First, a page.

Politicians are set to green-light Camden’s £565m redevelopment plans for a 1960s estate – but some people fear it could lead to gentrification.
The work would see blocks on the West Kentish Town estate demolished and replaced with 885 homes, including 276 council homes, new shops at Queen’s Crescent, and features such as air-source heat pumps, solar panels and green roofs.
The estate currently has 316 homes in three- and four-storey blocks.
The masterplan is set to be approved by Camden’s cabinet tomorrow.
The council aims to provide a minimum of 40 per cent affordable homes “with an aspiration for more if the scheme finances allow it” – lower than the Mayor of London’s target of 50 per cent.
The scheme is currently forecasting a deficit of £11.72 million, due largely to recent inflationary pressures on the construction market.
The work will be done in eight phases over 16 years and the first bulldozers are likely to be on site in November 2023, with the last home completed by October 2039.
The council pledged that no-one will have to move from Camden during the work and people affected will get priority for the new homes.
The council started talking to residents in 2015 about its plans.
It then held the borough’s first estate ballot in 2020, and 93 per cent of respondents opted for the plan for the council to act as developer.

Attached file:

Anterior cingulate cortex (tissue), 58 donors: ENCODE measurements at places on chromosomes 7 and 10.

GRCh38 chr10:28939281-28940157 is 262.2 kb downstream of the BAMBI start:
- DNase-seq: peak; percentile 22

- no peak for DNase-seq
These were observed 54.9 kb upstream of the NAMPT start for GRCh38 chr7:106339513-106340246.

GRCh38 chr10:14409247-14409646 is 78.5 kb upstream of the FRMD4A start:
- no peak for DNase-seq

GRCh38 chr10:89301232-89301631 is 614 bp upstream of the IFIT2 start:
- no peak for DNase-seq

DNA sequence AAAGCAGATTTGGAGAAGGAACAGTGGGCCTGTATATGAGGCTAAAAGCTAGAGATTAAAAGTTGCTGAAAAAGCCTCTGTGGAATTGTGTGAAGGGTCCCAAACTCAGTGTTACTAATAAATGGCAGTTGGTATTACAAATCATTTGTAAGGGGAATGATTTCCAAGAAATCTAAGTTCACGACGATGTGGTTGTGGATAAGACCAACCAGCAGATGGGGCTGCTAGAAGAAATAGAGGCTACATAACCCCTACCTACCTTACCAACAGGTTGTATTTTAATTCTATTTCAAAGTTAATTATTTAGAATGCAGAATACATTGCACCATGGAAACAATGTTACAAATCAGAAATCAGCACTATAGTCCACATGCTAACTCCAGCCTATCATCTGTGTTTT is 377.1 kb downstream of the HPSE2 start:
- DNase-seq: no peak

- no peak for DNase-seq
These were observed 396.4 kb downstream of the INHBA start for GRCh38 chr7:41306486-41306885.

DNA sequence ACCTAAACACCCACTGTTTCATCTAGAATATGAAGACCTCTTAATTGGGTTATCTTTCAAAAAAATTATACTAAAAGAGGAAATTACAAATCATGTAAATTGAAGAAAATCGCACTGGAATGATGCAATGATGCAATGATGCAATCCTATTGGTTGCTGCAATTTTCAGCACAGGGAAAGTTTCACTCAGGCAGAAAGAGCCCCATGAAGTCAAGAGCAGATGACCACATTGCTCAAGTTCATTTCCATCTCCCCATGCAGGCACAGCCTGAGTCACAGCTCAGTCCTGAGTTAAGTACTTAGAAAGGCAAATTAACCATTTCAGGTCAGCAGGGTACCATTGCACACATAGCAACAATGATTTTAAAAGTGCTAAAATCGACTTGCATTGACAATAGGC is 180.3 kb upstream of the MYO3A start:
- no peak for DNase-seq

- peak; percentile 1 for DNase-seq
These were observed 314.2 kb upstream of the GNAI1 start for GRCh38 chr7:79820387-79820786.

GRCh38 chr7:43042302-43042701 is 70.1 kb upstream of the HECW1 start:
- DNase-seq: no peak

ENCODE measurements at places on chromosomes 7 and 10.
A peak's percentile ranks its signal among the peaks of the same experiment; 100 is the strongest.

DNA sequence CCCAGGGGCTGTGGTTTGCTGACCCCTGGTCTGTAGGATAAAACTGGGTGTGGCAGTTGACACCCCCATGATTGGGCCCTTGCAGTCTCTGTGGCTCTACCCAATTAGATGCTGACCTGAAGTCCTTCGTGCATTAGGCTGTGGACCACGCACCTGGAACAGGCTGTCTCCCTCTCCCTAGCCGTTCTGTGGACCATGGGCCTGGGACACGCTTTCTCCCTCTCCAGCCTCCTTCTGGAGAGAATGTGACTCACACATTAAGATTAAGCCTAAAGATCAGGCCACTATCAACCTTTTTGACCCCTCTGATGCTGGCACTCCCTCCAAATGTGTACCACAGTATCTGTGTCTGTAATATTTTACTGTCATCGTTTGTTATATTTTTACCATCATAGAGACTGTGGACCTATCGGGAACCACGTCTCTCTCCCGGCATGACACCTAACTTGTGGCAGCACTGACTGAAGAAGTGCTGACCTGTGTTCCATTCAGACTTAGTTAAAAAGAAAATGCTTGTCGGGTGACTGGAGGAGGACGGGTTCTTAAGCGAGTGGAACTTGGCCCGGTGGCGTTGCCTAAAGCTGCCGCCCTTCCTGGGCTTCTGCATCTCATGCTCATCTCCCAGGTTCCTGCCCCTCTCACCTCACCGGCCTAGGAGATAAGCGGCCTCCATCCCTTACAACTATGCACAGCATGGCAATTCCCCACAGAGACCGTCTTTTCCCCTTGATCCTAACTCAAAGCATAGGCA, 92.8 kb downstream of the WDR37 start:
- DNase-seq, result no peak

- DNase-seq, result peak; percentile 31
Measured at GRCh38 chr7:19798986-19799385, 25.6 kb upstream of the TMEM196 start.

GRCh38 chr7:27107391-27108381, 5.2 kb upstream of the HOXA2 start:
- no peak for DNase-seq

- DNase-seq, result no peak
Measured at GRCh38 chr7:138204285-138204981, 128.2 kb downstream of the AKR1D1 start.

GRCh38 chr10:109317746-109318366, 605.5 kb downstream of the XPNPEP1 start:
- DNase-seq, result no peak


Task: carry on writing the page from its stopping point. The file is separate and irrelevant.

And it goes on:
Critics claim they were told a ‘No’ vote would mean no kitchen, bathroom or window replacement works for several years as the estate was not on the major works plan between 2019 and 2024.
A council report describes the estate as “showing signs of structural deterioration, endemic repair issues, and many aspects of the construction and design are outdated and are contributing to wider negative impacts in the local area and on the lives of residents”.
Some residents it surveyed said their homes were overcrowded, while others complained the outdoor space was unsuitable for children’s play.
Danny Beales, the cabinet member for new homes said the plans, created with residents, mean the council will build bigger homes “that will lift families out of overcrowding and give them the space they need to grow”.
He also promised “energy-efficient homes that will help residents tackle rising bills and lower their carbon emissions”.
Katy Dent, a Queen’s Crescent Neighbourhood Forum member, said: “It is deeply upsetting to see our council forging ahead with such a destructive plan for people and planet.”
She said forum members are “deeply concerned” at the impact of the development on the community and “the proven terrible impact of demolition on the climate crisis”.
Dent said researchers have highlighted “the catastrophic social consequences of estate demolition”.
She added: “Gentrification and displacement will threaten this delicate balance and the whole neighbourhood will suffer.”
She pointed to an alternative design, funded by the Royal Institutions of British Architects, that would retrofit the estate, meet the residents’ brief, and be “massively less expensive whilst keeping the structurally sound core of the existing buildings”.
She went on: “When one in 12 homes in Camden are empty, it does seem a huge waste of public money to spend over half a billion pounds on a new development that only includes an extra 12 social rent homes after replacement, when surely a programme of requisition of empty properties may be more cost-effective?”